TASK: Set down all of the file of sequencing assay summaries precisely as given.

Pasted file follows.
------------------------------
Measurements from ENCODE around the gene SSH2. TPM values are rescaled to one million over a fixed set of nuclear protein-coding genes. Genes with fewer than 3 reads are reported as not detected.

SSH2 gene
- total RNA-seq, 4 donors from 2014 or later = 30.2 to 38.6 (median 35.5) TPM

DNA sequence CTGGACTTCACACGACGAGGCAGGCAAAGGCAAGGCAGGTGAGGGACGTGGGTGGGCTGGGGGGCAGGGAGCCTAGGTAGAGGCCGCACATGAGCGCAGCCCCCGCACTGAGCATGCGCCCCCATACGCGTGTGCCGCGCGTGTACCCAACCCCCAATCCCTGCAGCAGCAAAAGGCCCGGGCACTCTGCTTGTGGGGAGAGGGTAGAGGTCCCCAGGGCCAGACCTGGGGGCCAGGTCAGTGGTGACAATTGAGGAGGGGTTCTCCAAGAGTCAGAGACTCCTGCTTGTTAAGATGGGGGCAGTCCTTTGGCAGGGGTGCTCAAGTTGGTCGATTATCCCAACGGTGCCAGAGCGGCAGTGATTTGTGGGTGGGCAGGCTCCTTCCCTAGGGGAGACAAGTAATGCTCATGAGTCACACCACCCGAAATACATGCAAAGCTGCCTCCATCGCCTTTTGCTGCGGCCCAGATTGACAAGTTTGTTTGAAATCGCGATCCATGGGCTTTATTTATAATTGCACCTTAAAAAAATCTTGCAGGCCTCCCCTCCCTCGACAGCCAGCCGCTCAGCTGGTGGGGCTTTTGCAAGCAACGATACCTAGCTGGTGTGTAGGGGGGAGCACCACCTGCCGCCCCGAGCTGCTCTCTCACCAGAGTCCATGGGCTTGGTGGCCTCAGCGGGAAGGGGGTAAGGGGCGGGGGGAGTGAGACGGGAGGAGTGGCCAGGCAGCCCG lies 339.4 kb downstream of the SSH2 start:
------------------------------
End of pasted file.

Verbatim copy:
Measurements from ENCODE around the gene SSH2. TPM values are rescaled to one million over a fixed set of nuclear protein-coding genes. Genes with fewer than 3 reads are reported as not detected.

SSH2 gene
- total RNA-seq, 4 donors from 2014 or later = 30.2 to 38.6 (median 35.5) TPM

DNA sequence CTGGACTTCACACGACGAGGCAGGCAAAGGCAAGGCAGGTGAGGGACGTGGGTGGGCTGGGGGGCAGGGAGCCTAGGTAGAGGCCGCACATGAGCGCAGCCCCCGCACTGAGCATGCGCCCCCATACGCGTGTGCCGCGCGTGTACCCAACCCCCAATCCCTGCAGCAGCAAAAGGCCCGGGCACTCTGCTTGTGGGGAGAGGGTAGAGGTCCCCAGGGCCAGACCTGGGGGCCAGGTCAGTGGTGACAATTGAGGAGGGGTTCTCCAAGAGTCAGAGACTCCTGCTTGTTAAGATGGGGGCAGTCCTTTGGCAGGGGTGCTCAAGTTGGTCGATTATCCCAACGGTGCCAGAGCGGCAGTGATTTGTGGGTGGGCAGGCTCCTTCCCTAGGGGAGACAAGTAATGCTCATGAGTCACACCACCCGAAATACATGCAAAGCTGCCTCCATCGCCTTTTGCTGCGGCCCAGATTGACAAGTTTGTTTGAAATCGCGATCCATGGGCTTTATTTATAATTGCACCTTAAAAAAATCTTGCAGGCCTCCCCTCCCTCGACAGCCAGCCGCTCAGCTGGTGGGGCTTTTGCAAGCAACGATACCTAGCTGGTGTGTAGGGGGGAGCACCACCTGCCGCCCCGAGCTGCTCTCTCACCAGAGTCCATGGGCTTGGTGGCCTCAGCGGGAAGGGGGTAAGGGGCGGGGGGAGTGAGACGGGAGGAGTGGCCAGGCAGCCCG lies 339.4 kb downstream of the SSH2 start: